December 2016

The Office of the Solicitor General requested the SEC to probe Rappler over the PDRs for possible contravention of the Constitution, particularly restrictions on foreign ownership and control.

February 2017

Rappler said it was summoned by the SEC through a notice to conference, where it furnished the commission a copy of its PDR.

July 2017

A special panel was formed by the SEC to review Rappler’s possible violations.

Rappler said it was “not informed about the panel’s findings, if any.”

August to October 2017

Rappler said it submitted in August 2017 its verified explanation in response to a show cause order issued by the SEC.

A month later, the special panel ordered Rappler to submit necessary documents for the probe. The news company said it filed these in October.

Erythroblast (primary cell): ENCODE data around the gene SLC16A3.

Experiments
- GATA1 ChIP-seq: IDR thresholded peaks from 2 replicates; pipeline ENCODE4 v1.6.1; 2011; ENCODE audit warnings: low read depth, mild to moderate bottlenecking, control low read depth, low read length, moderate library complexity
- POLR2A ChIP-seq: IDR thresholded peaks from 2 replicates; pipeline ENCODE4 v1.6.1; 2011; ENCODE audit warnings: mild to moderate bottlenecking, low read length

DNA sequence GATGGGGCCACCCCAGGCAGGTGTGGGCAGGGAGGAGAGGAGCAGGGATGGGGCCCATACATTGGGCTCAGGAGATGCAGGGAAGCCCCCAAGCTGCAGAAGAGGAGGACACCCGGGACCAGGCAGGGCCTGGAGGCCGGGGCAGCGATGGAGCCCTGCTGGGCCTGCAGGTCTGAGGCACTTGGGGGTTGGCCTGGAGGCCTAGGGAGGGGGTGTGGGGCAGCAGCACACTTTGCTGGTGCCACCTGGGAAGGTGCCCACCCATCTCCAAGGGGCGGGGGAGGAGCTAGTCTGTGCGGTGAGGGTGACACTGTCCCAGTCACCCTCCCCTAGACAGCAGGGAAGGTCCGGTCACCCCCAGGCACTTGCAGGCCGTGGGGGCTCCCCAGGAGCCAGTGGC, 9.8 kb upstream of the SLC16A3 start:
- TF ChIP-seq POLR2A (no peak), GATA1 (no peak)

January 11, 2018

The SEC revoked Rappler and RHC’s certificates of incorporation, or license to operate. The decision was made public four days later.

The commission said the news company was liable for violating SEC rules by supposedly engaging in a fraudulent transaction and circumventing constitutional restrictions on foreign ownership. It alleged Rappler "intentionally created an elaborate scheme" to justify the receipt of over $1 million from Omidyar Network.

The SEC said while the PDR was not a stock that indicates ownership, it gives holders "certain rights derived from equity and reserved to Filipinos."

Rappler, however, maintained it is 100% Filipino-owned. It said PDRs do not give ownership rights and clarified the investment does not affect editorial operations.

According to the SEC, Rappler can still operate pending a final and executory decision.

January 17, 2018

Then-Justice Secretary Vitaliano Aguirre ordered the National Bureau of Investigation to investigate Rappler and, if evidence warrants, file appropriate cases.